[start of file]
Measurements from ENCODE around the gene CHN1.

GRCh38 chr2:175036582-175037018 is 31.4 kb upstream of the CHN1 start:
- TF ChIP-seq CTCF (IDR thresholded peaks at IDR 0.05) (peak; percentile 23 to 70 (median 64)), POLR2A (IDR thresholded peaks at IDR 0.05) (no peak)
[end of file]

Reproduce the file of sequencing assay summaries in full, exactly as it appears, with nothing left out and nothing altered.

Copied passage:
Measurements from ENCODE around the gene CHN1.

GRCh38 chr2:175036582-175037018 is 31.4 kb upstream of the CHN1 start:
- TF ChIP-seq CTCF (IDR thresholded peaks at IDR 0.05) (peak; percentile 23 to 70 (median 64)), POLR2A (IDR thresholded peaks at IDR 0.05) (no peak)